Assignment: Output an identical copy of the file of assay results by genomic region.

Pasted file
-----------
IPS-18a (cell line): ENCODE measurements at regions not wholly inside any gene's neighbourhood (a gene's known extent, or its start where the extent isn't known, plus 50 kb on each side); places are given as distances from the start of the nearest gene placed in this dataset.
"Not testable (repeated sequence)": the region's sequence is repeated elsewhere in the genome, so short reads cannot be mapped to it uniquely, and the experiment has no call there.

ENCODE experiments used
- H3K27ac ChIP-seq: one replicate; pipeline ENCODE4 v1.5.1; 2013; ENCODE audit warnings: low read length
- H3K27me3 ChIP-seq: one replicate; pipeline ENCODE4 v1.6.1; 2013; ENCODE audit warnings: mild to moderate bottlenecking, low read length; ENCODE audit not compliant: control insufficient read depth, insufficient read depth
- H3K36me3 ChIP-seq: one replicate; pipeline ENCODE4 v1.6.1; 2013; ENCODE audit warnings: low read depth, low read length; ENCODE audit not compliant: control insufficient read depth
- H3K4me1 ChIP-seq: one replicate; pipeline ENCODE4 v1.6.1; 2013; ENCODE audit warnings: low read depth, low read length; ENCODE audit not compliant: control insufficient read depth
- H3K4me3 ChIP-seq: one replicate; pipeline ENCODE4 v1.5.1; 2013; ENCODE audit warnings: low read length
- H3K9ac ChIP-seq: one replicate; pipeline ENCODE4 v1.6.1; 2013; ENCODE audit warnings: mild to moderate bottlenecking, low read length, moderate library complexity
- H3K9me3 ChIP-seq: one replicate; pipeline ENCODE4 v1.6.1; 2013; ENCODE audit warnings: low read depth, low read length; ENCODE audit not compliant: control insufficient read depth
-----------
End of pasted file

IPS-18a (cell line): ENCODE measurements at regions not wholly inside any gene's neighbourhood (a gene's known extent, or its start where the extent isn't known, plus 50 kb on each side); places are given as distances from the start of the nearest gene placed in this dataset.
"Not testable (repeated sequence)": the region's sequence is repeated elsewhere in the genome, so short reads cannot be mapped to it uniquely, and the experiment has no call there.

ENCODE experiments used
- H3K27ac ChIP-seq: one replicate; pipeline ENCODE4 v1.5.1; 2013; ENCODE audit warnings: low read length
- H3K27me3 ChIP-seq: one replicate; pipeline ENCODE4 v1.6.1; 2013; ENCODE audit warnings: mild to moderate bottlenecking, low read length; ENCODE audit not compliant: control insufficient read depth, insufficient read depth
- H3K36me3 ChIP-seq: one replicate; pipeline ENCODE4 v1.6.1; 2013; ENCODE audit warnings: low read depth, low read length; ENCODE audit not compliant: control insufficient read depth
- H3K4me1 ChIP-seq: one replicate; pipeline ENCODE4 v1.6.1; 2013; ENCODE audit warnings: low read depth, low read length; ENCODE audit not compliant: control insufficient read depth
- H3K4me3 ChIP-seq: one replicate; pipeline ENCODE4 v1.5.1; 2013; ENCODE audit warnings: low read length
- H3K9ac ChIP-seq: one replicate; pipeline ENCODE4 v1.6.1; 2013; ENCODE audit warnings: mild to moderate bottlenecking, low read length, moderate library complexity
- H3K9me3 ChIP-seq: one replicate; pipeline ENCODE4 v1.6.1; 2013; ENCODE audit warnings: low read depth, low read length; ENCODE audit not compliant: control insufficient read depth